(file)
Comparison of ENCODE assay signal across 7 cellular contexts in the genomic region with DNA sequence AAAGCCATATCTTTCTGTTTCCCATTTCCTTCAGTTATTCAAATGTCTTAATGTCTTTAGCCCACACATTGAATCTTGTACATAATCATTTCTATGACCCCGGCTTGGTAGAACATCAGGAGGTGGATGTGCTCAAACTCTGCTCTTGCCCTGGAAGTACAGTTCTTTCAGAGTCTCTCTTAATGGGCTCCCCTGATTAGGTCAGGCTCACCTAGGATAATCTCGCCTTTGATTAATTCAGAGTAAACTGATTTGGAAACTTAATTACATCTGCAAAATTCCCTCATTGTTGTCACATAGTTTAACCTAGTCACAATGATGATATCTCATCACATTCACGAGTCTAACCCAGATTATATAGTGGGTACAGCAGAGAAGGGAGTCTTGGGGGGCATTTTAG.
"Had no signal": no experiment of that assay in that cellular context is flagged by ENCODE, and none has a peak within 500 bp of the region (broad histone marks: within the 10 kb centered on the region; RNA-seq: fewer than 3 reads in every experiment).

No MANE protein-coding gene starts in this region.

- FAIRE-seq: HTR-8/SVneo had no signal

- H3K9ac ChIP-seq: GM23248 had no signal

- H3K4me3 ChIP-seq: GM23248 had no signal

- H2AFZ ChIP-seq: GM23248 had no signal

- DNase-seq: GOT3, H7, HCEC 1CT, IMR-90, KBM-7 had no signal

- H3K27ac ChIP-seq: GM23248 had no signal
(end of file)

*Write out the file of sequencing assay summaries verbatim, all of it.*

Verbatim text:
Comparison of ENCODE assay signal across 7 cellular contexts in the genomic region with DNA sequence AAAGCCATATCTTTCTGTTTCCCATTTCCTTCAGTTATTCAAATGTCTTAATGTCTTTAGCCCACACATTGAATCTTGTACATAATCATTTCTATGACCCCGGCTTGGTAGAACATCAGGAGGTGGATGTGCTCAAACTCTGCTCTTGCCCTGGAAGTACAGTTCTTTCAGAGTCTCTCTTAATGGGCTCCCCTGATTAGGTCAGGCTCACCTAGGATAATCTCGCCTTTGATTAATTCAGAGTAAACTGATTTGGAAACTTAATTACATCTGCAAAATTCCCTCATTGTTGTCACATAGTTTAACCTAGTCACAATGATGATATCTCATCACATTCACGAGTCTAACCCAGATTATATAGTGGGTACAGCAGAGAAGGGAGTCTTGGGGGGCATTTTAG.
"Had no signal": no experiment of that assay in that cellular context is flagged by ENCODE, and none has a peak within 500 bp of the region (broad histone marks: within the 10 kb centered on the region; RNA-seq: fewer than 3 reads in every experiment).

No MANE protein-coding gene starts in this region.

- FAIRE-seq: HTR-8/SVneo had no signal

- H3K9ac ChIP-seq: GM23248 had no signal

- H3K4me3 ChIP-seq: GM23248 had no signal

- H2AFZ ChIP-seq: GM23248 had no signal

- DNase-seq: GOT3, H7, HCEC 1CT, IMR-90, KBM-7 had no signal

- H3K27ac ChIP-seq: GM23248 had no signal